Description of specialty

Introduction

Acute internal medicine (AIM) was formally recognised as a specialty for medical training in August 2009. It is defined as,‘that part of general internal medicine (GIM) concerned with the immediate and early specialist management of adult patients suffering from a wide range of medical conditions who present to, or from within, hospitals, requiring urgent or emergency care’.

AIM differs from most other medical specialties as it is not based around a body system, such as cardiology and the heart, or a disease, such as stroke. Most patients presenting with an acute medical illness describe symptoms or signs requiring a diagnosis, for example chest pain, or confusion and falls in older people. In some cases the diagnosis is immediately clear, for example deliberate self-harm. Many patients are physiologically unstable and require resuscitative measures, while other patients are well but require urgent diagnostic investigations. In older patients especially, an important consideration is the interaction of an acute illness and social care needs. The challenge for AIM is to provide a range of high-quality services to a heterogeneous group of patients.

The key features of AIM are:

  • clinical service delivered by consultant physicians for at least 12 hours per day
  • clinical service delivered by consultant physicians 7 days per week
  • service designed and managed by consultant acute physicians specialising in AIM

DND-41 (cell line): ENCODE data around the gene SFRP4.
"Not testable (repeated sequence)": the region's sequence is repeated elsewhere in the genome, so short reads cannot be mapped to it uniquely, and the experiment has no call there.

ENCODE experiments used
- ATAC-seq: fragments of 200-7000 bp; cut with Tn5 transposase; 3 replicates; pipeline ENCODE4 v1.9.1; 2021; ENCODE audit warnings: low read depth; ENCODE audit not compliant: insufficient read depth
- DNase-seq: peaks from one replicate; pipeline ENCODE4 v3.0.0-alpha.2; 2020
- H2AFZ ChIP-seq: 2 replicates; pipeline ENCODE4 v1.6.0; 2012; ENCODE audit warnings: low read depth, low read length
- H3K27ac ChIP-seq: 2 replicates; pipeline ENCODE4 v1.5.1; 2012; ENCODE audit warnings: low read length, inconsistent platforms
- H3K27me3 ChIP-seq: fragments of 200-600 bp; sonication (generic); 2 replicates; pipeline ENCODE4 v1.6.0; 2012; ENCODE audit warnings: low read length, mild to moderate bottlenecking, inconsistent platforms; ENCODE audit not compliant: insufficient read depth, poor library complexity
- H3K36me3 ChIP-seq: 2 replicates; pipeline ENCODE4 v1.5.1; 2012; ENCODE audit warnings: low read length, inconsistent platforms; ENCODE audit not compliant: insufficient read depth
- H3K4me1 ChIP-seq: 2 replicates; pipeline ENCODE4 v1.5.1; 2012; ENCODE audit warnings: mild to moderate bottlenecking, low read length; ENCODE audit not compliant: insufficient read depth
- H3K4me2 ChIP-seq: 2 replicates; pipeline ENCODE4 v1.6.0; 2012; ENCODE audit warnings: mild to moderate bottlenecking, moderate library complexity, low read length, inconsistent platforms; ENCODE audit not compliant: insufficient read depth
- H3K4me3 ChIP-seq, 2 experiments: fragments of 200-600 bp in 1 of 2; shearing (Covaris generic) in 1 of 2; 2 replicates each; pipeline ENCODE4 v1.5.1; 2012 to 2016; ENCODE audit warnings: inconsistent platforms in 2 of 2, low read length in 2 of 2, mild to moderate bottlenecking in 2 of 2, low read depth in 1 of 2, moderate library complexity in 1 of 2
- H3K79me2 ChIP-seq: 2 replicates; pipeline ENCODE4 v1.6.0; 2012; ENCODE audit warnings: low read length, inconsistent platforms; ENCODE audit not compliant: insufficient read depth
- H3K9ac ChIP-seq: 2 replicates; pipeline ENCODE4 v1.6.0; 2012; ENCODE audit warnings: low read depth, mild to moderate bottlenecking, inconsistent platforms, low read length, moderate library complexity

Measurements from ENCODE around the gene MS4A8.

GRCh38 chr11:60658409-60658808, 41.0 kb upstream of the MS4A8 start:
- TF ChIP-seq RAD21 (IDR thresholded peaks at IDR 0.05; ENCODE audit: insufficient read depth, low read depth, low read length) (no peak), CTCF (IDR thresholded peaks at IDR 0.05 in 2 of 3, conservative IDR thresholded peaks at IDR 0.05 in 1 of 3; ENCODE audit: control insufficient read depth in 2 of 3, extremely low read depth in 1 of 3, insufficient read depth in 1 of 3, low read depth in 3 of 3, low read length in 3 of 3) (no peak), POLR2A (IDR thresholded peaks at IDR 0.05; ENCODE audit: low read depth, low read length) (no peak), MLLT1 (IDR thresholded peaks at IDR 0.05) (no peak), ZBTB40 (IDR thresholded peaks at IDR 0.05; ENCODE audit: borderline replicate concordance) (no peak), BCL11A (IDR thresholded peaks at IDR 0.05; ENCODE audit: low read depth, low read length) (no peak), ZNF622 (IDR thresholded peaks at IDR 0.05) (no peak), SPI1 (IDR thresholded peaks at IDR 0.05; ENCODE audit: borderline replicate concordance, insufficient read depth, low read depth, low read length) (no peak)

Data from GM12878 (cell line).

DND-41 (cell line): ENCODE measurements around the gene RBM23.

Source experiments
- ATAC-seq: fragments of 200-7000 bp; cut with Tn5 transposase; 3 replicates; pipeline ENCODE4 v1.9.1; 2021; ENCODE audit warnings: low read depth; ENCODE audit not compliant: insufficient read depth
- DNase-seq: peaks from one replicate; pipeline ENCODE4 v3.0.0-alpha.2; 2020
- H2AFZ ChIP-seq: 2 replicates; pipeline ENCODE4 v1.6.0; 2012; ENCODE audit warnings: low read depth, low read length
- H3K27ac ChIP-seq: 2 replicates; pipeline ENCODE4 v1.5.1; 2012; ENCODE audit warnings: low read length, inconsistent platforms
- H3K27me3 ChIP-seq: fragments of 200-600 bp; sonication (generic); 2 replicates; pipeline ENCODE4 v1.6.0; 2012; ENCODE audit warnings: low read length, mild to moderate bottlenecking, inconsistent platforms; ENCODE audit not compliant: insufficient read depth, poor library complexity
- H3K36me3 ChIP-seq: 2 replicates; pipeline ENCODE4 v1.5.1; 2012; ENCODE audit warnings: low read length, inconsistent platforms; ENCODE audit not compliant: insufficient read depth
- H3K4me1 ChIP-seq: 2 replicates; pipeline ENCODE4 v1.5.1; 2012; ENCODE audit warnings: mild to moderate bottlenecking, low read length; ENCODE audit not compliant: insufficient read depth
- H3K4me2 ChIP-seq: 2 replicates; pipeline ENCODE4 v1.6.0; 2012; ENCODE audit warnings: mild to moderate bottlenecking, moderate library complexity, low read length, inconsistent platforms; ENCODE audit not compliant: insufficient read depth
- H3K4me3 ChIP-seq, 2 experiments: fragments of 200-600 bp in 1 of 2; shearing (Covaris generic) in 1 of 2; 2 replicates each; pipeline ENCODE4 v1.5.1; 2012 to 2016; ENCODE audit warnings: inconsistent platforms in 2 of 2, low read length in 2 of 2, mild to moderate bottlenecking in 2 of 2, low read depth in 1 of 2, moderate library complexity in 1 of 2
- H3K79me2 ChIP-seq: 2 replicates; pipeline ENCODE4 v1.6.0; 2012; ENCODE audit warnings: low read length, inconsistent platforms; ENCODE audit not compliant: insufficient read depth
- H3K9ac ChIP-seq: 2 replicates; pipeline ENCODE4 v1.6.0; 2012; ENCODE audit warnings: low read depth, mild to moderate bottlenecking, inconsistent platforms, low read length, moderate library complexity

• service delivered by a specialist and dedicated multidisciplinary team
  • the acute medical unit (AMU)
  • service design informed by quality standards
  • managing patients for up to 72 hours after presentation
  • performance benchmarked against key clinical quality indicators for AMU
  • access to rapid assessment and diagnostics
  • providing joined-up health and social care to facilitate early, safe discharge when appropriate
  • signposting healthcare providers and patients to a more appropriate and alternative service when required, for example a rapid access chest pain clinic or first fit clinic.

How acute internal medicine evolved

The requirement for a specialty to deliver the care traditionally provided by general internal medicine (GIM) emerged over 20 years ago. AIM subsumed the clinical skills associated with GIM but with an emphasis on the organisation and delivery of acute medical care by consultant physicians. The established model of patients coming to the emergency department for admission to a ward bed was unsustainable in the face of reduced bed capacity and increasing numbers of patients. Alternative models of care were required. AIM evolved to provide patients with the best quality care and in the right environment, with assessment, diagnosis and treatment as actively managed processes.